By Jason KUROSU
The Crescenta Valley Community Association’s regular January meeting revolved around a series of issues that have persisted in the area for years and, in some cases, even decades.
One of the topics that was more recent was the closure of Twelve Oaks Retirement Lodge. Twelve Oaks was shut down in November when the owners of the facility, the be.group, deemed Twelve Oaks unfit to meet the safety standards of an assisted living facility.
The announcement of the closure was met with protests, including a lawsuit filed by the National Charity League. The nonprofit organization operated Twelve Oaks until 2002 when control was transferred to the be.group, then called Southern California Presbyterian Homes. The lawsuit is challenging the be.group’s ability to remake the property into something that strays from its original purpose as a home for seniors.
Gabriel Mendham of the NCL said she could not reveal too many details about the lawsuit, but that the NCL has been in contact with be.group officials. The be.group is expected to file a response within the next month.
Until then, the be.group has said it is employing a caretaker to live at Twelve Oaks and maintain the property, while sheriffs also patrol regularly to keep trespassers away.
Mendham also said that the NCL has been in contact with two healthcare providers as potential management companies to take on the task of running Twelve Oaks as an assisted living facility.
“I don’t see a resolution in the short term, but you never know,” said Mendham.
The saga of the 710 Freeway has been similarly plagued by a lack of any foreseeable resolution.
“When the draft comes out (sometime this spring), we are forming groups to respond to it appropriately,” said Susan Bolan of the No 710 Action Committee.
For over 60 years, residents and transportation officials have butted heads over traffic and health concerns, a long process that has produced a number of proposed projects, now whittled down to five.
Out of the proposed alternatives for extending the 710 Freeway, Bolan said that the committee believes that the tunnel proposal will be the “preferred alternative.”
The No 710 Action Committee has recently created a blog to provide background for those unfamiliar with the history and controversy surrounding the 710 extension, as well as an online petition that will automatically contact a number of representatives from Gov. Jerry Brown to members of the Metro Board and CALTRANS.
“We continue to meet, attend every meeting we can, speak to elected officials, everything we possibly can do to kill this project,” said Bolan.
The renovation of the former Rockhaven Sanitarium is another project that has been many years in the making, but without garnering the attention or controversy of the 710 Freeway extension.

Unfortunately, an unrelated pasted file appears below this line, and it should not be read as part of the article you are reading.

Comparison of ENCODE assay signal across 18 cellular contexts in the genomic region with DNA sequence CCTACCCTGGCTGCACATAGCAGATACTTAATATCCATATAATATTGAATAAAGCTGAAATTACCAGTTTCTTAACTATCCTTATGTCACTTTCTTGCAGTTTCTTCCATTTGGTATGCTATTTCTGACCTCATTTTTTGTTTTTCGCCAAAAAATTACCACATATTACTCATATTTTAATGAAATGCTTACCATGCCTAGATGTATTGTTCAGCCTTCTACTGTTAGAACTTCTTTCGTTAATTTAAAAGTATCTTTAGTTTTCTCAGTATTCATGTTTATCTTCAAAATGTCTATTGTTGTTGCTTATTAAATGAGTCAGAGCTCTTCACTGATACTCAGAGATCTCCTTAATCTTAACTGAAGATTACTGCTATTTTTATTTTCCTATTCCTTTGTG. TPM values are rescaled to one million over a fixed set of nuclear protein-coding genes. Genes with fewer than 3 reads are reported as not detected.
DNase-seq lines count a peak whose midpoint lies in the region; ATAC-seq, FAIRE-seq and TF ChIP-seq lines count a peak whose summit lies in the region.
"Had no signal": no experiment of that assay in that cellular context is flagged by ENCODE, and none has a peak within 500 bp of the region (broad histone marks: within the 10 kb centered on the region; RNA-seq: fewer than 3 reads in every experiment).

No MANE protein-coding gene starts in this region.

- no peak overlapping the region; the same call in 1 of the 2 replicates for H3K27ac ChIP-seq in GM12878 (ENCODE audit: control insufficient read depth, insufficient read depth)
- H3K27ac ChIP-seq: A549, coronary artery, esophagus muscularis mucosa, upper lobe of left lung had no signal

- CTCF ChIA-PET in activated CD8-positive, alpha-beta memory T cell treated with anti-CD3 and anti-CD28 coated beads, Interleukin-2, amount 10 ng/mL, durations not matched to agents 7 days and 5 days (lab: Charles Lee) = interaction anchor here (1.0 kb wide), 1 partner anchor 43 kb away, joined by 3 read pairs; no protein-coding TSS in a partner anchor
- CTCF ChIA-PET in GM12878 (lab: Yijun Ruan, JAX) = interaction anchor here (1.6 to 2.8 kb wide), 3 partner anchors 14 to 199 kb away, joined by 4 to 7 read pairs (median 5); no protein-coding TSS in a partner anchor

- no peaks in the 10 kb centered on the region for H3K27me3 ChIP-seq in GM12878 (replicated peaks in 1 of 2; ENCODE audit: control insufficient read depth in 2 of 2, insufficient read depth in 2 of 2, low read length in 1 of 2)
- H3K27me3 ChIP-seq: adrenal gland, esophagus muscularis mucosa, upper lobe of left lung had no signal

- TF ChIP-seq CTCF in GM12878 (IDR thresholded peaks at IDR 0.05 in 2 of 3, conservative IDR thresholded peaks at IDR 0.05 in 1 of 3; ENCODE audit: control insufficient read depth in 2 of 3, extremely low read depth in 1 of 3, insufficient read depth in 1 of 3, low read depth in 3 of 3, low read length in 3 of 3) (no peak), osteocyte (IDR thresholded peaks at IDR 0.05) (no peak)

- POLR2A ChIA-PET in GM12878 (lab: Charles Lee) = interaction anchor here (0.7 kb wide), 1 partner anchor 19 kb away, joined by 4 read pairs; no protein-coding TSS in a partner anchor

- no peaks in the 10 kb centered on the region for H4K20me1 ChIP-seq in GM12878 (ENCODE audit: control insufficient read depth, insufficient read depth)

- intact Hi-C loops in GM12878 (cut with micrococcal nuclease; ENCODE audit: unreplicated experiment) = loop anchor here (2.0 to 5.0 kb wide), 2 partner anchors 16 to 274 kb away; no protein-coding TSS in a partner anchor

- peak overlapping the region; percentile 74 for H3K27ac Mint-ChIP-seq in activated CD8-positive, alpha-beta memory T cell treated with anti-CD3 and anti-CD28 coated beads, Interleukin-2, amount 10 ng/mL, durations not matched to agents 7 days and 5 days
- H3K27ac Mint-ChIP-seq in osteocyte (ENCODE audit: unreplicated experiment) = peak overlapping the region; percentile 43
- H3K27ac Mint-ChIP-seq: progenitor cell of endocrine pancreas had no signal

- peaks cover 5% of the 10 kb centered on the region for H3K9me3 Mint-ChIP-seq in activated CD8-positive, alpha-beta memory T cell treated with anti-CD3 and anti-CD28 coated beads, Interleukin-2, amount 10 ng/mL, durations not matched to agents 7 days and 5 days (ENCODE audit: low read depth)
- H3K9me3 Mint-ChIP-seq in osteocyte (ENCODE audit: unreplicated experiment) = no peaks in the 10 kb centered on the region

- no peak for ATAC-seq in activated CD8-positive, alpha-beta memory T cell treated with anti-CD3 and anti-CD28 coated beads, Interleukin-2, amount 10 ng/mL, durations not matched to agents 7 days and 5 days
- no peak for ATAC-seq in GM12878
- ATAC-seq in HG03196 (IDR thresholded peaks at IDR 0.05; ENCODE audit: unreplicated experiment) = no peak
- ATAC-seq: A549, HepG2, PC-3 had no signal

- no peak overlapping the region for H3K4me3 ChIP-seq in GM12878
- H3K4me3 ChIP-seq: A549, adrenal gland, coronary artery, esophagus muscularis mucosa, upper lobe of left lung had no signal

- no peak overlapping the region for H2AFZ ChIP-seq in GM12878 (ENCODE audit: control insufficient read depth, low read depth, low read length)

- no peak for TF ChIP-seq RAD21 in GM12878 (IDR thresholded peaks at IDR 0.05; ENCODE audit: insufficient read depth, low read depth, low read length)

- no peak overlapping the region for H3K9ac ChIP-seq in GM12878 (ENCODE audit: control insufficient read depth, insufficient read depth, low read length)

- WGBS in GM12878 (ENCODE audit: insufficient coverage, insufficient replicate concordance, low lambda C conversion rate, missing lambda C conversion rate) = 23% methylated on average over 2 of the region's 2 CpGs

Michael Lawler of the Friends of Rockhaven and the Historical Society of the Crescenta Valley detailed current efforts to maintain Rockhaven and possibly convert the site into one that will preserve the historical significance while serving a new purpose altogether.
Rockhaven, located in the 2700 block of Honolulu Avenue, served as a sanitarium for women beginning in the 1920s. In 2001, the property was sold and in 2006 closed down entirely. The buildings remain as they were. The City of Glendale has been unable to revamp the property due to a lack of funding. In the meantime, the Friends of Rockhaven has provided tours of the site, as well as organized clean-up days to move out some of the remaining unclaimed possessions.
According to Lawler, “the money is finally starting to flow,” indicating long awaited movement upon actual renovation of the property. Though it is still unclear what exactly may result from a renovated Rockhaven (ideas for a community center, library and a museum among others have been discussed in past years), Lawler said that the Friends of Rockhaven has been in contact with city officials.
“We want to identify, retain or preserve the historic structures and the landscaping,” said Lawler of the desires of the Friends of Rockhaven. “We don’t want any additions or alterations to radically change the character-defining spaces. We want to get it on the Glendale Historic Register and the National Historic Register. And no matter what it eventually becomes, we want it to be accessible to the public and have part of the property be a public space such as a park.”
Lawler characterized the talks with the city as positive.
“I think we’re finally going to see something moving after five or six years of nothing.”
New Crescenta Valley Town Council President Robbyn Battles also announced the approval from the L.A. County board of supervisors for the big rig parking ban throughout La Crescenta. The CV Town Council had previously voted unanimously to recommend a parking ordinance to the board of supervisors after persistent complaints from residents about big rig trucks parked overnight at freeway overpasses.
Battles said that it will take two to three weeks to get the signage ready to be posted at the overpasses, which will inform truckers of the ban. Sheriffs and CHP officials will also give warnings to violators during this initial period. The ban will restrict trucks from parking in the designated locations between the hours of 10 p.m. and 6 a.m.
The CVCA meets the last Thursday of the month. All are welcome to attend.